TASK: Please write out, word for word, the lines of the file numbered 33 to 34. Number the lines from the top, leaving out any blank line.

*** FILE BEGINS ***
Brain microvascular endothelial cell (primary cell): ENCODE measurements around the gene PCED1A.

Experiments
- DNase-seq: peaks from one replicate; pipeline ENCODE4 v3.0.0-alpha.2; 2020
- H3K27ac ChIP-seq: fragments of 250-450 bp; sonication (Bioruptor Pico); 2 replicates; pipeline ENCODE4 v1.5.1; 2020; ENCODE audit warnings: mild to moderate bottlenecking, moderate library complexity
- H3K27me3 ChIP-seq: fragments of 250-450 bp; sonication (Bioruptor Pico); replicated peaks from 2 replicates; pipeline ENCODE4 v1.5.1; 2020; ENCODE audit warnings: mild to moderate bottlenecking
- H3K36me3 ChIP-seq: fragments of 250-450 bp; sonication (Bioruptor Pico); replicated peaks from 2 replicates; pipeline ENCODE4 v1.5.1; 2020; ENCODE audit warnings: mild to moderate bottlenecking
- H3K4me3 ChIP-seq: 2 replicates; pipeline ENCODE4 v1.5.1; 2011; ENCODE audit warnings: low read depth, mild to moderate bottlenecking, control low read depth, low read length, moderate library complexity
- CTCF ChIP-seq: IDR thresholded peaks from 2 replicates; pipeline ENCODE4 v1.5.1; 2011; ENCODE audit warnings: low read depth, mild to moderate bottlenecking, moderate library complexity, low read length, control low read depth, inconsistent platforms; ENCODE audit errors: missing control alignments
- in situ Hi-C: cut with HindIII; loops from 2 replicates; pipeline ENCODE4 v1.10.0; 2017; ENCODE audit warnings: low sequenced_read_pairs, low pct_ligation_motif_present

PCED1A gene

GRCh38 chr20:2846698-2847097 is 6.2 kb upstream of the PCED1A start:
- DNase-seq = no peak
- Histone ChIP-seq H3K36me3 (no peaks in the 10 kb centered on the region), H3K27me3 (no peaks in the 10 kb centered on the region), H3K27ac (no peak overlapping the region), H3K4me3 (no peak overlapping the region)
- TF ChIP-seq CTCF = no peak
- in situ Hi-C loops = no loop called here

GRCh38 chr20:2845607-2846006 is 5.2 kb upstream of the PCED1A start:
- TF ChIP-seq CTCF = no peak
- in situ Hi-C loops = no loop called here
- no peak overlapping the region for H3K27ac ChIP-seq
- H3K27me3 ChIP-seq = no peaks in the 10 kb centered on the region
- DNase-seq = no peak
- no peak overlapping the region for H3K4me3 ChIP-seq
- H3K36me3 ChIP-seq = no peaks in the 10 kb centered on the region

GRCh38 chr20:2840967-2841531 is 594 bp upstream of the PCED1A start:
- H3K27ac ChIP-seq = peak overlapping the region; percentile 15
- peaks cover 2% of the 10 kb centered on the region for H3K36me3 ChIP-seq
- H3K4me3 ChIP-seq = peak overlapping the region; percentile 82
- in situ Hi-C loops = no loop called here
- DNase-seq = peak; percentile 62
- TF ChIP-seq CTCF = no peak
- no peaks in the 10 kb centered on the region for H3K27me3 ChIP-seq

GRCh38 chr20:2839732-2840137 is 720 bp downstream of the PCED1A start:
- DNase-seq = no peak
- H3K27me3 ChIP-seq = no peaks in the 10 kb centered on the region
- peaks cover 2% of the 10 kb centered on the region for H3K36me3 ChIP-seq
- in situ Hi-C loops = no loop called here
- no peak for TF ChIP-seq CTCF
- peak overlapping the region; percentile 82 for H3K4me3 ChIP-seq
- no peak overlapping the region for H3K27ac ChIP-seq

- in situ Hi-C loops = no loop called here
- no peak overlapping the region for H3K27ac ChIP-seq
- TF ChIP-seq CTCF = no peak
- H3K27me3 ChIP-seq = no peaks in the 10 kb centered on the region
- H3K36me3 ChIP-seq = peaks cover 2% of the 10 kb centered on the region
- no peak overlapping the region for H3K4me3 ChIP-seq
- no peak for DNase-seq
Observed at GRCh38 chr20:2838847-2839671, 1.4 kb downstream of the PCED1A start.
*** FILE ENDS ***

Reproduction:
- DNase-seq = no peak
- H3K27me3 ChIP-seq = no peaks in the 10 kb centered on the region